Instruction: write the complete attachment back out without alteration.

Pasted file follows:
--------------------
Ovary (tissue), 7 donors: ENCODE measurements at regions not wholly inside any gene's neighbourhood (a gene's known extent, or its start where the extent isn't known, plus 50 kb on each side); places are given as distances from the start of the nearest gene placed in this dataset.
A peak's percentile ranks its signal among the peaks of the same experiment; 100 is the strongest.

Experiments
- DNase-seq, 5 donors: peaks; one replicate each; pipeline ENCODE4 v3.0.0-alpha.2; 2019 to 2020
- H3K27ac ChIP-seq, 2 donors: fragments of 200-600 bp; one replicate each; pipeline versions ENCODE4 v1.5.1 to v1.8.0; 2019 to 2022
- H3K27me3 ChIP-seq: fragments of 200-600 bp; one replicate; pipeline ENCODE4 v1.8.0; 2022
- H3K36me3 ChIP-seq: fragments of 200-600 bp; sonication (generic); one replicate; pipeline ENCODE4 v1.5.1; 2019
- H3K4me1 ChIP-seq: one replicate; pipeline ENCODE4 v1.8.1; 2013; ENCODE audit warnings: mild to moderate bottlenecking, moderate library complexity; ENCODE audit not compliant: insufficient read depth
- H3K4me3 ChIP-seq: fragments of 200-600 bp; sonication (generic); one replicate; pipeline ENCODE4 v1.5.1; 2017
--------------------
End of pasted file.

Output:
Ovary (tissue), 7 donors: ENCODE measurements at regions not wholly inside any gene's neighbourhood (a gene's known extent, or its start where the extent isn't known, plus 50 kb on each side); places are given as distances from the start of the nearest gene placed in this dataset.
A peak's percentile ranks its signal among the peaks of the same experiment; 100 is the strongest.

Experiments
- DNase-seq, 5 donors: peaks; one replicate each; pipeline ENCODE4 v3.0.0-alpha.2; 2019 to 2020
- H3K27ac ChIP-seq, 2 donors: fragments of 200-600 bp; one replicate each; pipeline versions ENCODE4 v1.5.1 to v1.8.0; 2019 to 2022
- H3K27me3 ChIP-seq: fragments of 200-600 bp; one replicate; pipeline ENCODE4 v1.8.0; 2022
- H3K36me3 ChIP-seq: fragments of 200-600 bp; sonication (generic); one replicate; pipeline ENCODE4 v1.5.1; 2019
- H3K4me1 ChIP-seq: one replicate; pipeline ENCODE4 v1.8.1; 2013; ENCODE audit warnings: mild to moderate bottlenecking, moderate library complexity; ENCODE audit not compliant: insufficient read depth
- H3K4me3 ChIP-seq: fragments of 200-600 bp; sonication (generic); one replicate; pipeline ENCODE4 v1.5.1; 2017